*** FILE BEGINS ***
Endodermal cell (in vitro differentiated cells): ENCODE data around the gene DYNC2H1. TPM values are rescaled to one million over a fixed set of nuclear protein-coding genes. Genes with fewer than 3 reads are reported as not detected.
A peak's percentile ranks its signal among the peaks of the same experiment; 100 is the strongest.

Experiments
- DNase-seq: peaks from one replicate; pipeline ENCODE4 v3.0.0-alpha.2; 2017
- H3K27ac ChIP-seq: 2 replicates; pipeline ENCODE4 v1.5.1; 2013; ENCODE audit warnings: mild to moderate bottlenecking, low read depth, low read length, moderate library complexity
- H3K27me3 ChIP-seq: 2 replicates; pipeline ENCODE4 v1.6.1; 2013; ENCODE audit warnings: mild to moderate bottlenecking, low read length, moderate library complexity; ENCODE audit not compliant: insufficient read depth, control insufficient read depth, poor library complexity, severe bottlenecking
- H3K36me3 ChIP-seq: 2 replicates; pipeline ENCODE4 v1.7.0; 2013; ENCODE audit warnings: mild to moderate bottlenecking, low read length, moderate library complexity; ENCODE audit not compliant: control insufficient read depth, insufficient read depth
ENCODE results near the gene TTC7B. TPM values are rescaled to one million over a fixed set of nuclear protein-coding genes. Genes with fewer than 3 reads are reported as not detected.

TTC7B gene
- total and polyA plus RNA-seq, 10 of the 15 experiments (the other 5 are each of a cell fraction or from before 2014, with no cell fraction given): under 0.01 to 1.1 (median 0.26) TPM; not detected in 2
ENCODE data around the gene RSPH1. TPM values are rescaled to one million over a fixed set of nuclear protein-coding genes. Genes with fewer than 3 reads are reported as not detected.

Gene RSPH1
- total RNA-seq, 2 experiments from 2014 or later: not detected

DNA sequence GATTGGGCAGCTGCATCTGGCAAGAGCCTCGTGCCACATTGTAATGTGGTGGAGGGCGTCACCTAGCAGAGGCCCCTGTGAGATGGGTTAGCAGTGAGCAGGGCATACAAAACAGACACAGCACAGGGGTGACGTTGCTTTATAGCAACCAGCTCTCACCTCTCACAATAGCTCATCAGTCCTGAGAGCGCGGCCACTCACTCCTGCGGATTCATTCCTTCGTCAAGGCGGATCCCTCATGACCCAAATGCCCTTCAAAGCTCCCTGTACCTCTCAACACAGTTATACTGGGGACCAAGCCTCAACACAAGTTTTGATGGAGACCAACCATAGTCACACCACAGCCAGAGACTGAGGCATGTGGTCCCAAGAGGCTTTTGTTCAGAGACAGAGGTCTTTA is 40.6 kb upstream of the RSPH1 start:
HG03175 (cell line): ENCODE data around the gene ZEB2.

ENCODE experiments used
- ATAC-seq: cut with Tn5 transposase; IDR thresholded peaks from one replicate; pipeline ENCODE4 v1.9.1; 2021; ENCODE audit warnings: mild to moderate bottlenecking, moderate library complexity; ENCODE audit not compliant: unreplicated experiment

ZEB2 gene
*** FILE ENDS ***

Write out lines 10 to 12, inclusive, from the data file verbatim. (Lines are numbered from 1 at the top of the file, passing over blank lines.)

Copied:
- total and polyA plus RNA-seq, 10 of the 15 experiments (the other 5 are each of a cell fraction or from before 2014, with no cell fraction given): under 0.01 to 1.1 (median 0.26) TPM; not detected in 2
ENCODE data around the gene RSPH1. TPM values are rescaled to one million over a fixed set of nuclear protein-coding genes. Genes with fewer than 3 reads are reported as not detected.

Gene RSPH1